Students on this course will follow a systematic approach to the identification, preservation and management of scenes of crime through a combination of lectures/interactive tutorials, skills teaching and undertaking practical exercises, e.g. role playing of crime scene scenarios. This will lead to an assessment of understanding and capability through practical exercises designed to bring together theoretical knowledge and operational experiences based upon experiential learning. Emphasis will be on the needs of first responders, operational line managers and initial investigators. Working in small groups, students will further develop skills, competence and confidence in responding to and managing crime incidents and scenes. Our delivery team consists of United Kingdom (UK) former senior police officers with significant operational experience of crime scene management and investigation, some of whom are also experienced university lecturers in the UK delivering various aspects of forensic science learning.
The study of forensic science is built upon two basic hypotheses; that every contact or action leaves some trace (Locard’s Principle of Exchange) and that no two objects are exactly the same (Principle of Individualism). As scientific methodologies have improved over the years, so the nature of what constitutes a trace has changed considerably. This course, in two parts, introduces the main categories of trace and class evidence (finger and body prints; fibres and hairs; glass and paint fragments; tool marks; body fluids, and imprints) and emphasises the importance of rigorous crime scene management and proper methods of evidence recovery.
This course takes account of industry best practice from the UK and across the world in the preservation and management of scenes of crimes. Real incidents will be used as case studies for students to apply their learning, knowledge and experience. The main text for this course is: Langford A., Dean J., Reed R., Holmes D., Weyers J., Jones A., 2010. ‘Practical Skills in Forensic Science’. 2nd Ed. Harlow: Pearson Education Limited.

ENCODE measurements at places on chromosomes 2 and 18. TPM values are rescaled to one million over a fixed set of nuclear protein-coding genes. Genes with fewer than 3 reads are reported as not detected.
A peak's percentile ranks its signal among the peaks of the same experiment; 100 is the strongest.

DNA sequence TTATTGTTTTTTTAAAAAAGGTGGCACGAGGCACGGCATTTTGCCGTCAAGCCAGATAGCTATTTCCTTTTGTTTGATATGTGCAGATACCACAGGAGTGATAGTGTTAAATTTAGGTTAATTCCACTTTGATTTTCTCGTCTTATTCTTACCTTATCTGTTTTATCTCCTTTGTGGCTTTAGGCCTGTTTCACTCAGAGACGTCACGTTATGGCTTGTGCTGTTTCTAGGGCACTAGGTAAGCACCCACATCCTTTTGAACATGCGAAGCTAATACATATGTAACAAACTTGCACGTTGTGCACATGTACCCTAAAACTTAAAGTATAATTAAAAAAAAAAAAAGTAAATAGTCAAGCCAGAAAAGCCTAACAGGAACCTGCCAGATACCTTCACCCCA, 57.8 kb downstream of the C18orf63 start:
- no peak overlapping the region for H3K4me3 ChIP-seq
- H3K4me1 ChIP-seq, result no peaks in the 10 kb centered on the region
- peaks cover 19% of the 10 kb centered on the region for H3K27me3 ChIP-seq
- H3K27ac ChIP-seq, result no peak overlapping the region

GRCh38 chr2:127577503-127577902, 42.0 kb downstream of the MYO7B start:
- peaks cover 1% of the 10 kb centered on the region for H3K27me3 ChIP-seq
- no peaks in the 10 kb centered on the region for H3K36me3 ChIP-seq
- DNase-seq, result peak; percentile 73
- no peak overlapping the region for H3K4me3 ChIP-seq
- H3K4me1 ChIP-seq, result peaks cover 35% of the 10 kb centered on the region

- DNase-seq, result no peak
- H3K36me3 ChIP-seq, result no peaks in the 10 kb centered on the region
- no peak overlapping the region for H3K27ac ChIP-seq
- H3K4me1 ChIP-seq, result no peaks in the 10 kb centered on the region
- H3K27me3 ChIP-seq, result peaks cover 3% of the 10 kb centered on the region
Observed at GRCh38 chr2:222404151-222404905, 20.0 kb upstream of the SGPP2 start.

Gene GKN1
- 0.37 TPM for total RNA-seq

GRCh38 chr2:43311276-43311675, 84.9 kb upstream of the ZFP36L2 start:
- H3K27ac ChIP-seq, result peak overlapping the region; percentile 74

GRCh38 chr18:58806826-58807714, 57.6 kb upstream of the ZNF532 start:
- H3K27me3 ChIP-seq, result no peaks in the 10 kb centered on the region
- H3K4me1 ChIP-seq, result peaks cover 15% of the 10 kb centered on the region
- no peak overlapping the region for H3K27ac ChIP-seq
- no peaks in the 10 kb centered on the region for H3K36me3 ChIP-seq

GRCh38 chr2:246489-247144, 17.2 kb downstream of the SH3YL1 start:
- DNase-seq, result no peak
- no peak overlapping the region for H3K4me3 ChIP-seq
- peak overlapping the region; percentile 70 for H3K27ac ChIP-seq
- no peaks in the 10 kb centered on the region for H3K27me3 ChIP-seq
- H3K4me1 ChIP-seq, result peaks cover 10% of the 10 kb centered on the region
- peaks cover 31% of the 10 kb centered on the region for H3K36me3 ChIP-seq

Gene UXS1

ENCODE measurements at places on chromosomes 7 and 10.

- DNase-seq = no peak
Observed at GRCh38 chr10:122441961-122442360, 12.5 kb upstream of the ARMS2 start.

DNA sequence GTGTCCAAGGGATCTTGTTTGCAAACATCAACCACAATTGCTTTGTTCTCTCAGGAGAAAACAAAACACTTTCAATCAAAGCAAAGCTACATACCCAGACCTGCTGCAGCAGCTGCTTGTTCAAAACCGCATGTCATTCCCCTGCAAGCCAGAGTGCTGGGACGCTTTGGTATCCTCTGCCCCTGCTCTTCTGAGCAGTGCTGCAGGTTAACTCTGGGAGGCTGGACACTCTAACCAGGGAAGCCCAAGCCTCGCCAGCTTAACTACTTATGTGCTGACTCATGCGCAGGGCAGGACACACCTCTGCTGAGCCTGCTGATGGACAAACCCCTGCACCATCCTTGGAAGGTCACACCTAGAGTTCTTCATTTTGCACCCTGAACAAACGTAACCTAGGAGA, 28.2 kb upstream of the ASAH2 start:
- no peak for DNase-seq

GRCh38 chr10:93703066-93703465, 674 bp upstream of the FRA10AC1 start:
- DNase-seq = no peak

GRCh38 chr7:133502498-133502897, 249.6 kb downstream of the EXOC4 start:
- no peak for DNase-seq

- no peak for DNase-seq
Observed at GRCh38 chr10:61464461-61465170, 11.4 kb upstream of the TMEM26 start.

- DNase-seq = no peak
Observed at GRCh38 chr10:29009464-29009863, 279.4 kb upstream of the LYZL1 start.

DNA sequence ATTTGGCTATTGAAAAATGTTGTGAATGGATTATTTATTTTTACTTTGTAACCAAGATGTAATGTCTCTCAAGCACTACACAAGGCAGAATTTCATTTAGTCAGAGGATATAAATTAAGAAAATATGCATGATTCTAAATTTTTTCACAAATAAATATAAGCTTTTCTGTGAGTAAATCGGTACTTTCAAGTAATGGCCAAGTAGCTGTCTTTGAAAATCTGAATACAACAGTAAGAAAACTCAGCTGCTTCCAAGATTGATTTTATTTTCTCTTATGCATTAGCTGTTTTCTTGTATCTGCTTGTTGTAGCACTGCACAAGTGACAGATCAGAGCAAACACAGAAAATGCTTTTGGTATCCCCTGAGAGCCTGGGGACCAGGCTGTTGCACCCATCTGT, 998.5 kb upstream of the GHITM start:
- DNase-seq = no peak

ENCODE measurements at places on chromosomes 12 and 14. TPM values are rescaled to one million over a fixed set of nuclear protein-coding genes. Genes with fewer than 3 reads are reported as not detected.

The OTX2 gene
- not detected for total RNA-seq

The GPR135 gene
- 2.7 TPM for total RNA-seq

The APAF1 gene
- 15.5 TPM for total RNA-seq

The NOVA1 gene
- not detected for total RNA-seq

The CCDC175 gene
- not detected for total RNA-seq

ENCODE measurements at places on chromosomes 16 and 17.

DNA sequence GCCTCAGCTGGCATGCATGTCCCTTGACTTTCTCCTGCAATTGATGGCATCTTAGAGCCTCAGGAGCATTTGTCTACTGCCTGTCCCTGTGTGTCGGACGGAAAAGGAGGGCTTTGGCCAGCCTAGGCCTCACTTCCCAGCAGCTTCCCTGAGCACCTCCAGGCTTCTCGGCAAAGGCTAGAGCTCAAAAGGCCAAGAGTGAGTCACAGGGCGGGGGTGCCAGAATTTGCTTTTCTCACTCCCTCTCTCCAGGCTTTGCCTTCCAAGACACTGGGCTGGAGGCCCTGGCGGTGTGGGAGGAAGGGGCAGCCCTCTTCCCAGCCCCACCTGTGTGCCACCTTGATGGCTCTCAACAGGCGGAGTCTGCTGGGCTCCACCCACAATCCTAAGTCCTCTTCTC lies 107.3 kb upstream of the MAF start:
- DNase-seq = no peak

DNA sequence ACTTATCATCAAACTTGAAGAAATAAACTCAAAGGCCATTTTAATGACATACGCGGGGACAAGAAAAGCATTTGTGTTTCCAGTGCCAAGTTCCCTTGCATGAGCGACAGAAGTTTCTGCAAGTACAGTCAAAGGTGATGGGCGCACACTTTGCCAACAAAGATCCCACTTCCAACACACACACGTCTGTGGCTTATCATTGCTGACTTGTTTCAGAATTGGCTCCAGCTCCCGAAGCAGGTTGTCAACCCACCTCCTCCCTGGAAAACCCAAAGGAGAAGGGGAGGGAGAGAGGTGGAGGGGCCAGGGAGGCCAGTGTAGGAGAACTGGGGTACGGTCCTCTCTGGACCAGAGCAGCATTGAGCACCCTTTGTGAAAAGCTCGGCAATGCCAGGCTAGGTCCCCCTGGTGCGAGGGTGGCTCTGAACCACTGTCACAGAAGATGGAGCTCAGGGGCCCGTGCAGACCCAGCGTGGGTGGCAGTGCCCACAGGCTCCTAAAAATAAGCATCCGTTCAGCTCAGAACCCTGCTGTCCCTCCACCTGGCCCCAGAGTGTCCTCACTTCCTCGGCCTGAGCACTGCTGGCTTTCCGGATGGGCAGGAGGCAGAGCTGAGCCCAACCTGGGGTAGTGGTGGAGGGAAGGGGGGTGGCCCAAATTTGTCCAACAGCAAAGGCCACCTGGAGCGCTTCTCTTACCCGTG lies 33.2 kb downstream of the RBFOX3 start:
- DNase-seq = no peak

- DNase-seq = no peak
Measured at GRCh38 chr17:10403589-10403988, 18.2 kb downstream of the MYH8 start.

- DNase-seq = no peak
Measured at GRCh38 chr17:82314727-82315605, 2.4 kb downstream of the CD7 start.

This course is suitable for all first responders including police, security, fire and ambulance services officers as well as paramedics and new operational line managers. Awareness and adherence to simple principles can significantly improve the likelihood of locating, identifying and preserving evidence at crime scenes and increase the possibilities for evidence recovery and the detection of offenders.
To improve the knowledge, understanding and professional competence of course participants in relation to modern forensic science and how it can assist in the prevention, investigation and detection of crime.
- History of forensic science and its developments
- What constitutes a crime scene and its parameters
- Basic steps at a crime scene
- General awareness of how to secure and preserve crime scenes
- What constitutes “trace” and “class” evidence
- Common search methodologies relating to finding and securing evidence
- Awareness of the importance of crime scene preservation to the criminal investigation
- Protocols for the retrieval, packaging and submission of evidence for laboratory examination
- Knowledge of the history and breadth of forensic science practices
- Improved understanding of the value of forensic science and its underlying principles
- Improved understanding and awareness of how to recognise and preserve crime scenes
- Increased awareness of evidential traces and their value to investigations
- Understanding of the importance of accuracy, continuity and integrity
- Increased opportunities to investigate and detect crime
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